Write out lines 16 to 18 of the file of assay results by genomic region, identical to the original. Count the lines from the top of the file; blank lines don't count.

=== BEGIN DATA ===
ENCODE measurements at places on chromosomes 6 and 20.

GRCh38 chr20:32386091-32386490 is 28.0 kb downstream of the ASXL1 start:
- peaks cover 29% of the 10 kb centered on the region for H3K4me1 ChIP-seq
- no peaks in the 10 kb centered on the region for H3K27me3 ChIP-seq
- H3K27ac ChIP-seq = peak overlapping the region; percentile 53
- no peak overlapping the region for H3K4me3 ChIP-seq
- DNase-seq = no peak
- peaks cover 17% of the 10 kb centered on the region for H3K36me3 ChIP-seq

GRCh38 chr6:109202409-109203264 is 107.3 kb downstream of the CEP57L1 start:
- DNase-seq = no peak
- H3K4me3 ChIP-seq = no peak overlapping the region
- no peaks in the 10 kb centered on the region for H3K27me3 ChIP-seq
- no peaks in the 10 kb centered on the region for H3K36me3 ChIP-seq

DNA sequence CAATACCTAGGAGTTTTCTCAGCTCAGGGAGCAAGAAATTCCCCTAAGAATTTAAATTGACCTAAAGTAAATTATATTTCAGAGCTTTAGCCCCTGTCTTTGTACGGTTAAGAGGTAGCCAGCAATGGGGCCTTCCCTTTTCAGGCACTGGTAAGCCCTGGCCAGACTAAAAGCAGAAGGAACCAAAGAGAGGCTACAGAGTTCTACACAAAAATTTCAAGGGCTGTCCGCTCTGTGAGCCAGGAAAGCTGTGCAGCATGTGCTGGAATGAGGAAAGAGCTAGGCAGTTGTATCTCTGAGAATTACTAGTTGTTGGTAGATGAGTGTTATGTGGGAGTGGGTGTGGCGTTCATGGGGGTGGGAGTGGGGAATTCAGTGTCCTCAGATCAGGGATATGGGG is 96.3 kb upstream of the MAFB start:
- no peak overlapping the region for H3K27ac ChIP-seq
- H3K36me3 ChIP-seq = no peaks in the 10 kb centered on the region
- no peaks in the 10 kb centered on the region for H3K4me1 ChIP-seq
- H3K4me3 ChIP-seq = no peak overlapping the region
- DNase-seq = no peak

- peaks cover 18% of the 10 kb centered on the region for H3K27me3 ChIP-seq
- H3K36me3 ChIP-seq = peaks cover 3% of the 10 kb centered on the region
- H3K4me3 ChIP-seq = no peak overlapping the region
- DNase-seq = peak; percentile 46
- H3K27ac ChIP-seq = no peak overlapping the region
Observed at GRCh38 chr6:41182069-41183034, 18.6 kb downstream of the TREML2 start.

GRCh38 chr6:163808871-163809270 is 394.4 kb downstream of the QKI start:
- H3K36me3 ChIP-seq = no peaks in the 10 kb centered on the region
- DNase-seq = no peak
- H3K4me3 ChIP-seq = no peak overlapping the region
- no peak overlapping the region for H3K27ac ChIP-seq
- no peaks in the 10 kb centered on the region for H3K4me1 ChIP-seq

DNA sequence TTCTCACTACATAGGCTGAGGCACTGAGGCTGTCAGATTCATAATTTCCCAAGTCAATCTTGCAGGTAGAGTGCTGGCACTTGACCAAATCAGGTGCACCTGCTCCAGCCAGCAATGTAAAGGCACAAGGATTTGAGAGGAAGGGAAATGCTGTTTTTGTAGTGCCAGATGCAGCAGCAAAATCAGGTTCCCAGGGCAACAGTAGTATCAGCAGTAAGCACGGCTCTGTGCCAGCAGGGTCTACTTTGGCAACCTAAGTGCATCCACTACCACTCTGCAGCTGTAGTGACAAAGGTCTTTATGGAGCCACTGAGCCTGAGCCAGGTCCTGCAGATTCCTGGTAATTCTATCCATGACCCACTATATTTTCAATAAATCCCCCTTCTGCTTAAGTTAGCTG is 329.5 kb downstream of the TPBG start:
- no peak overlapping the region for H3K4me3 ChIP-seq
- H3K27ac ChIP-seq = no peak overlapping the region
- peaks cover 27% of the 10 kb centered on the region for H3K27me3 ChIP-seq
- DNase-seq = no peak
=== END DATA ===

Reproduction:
- H3K36me3 ChIP-seq = no peaks in the 10 kb centered on the region
- no peaks in the 10 kb centered on the region for H3K4me1 ChIP-seq
- H3K4me3 ChIP-seq = no peak overlapping the region